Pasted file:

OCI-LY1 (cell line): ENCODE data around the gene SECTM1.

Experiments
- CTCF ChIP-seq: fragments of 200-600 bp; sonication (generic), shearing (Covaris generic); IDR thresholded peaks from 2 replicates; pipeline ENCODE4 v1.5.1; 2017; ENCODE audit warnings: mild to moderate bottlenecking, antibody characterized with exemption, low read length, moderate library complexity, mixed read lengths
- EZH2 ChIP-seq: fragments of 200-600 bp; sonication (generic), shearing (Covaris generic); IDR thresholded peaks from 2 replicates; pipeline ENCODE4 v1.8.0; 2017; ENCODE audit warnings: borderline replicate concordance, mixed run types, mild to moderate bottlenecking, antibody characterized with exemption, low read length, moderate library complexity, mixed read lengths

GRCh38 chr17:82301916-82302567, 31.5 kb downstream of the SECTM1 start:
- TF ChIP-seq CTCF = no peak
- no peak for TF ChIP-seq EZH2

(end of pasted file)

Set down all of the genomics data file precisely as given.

OCI-LY1 (cell line): ENCODE data around the gene SECTM1.

Experiments
- CTCF ChIP-seq: fragments of 200-600 bp; sonication (generic), shearing (Covaris generic); IDR thresholded peaks from 2 replicates; pipeline ENCODE4 v1.5.1; 2017; ENCODE audit warnings: mild to moderate bottlenecking, antibody characterized with exemption, low read length, moderate library complexity, mixed read lengths
- EZH2 ChIP-seq: fragments of 200-600 bp; sonication (generic), shearing (Covaris generic); IDR thresholded peaks from 2 replicates; pipeline ENCODE4 v1.8.0; 2017; ENCODE audit warnings: borderline replicate concordance, mixed run types, mild to moderate bottlenecking, antibody characterized with exemption, low read length, moderate library complexity, mixed read lengths

GRCh38 chr17:82301916-82302567, 31.5 kb downstream of the SECTM1 start:
- TF ChIP-seq CTCF = no peak
- no peak for TF ChIP-seq EZH2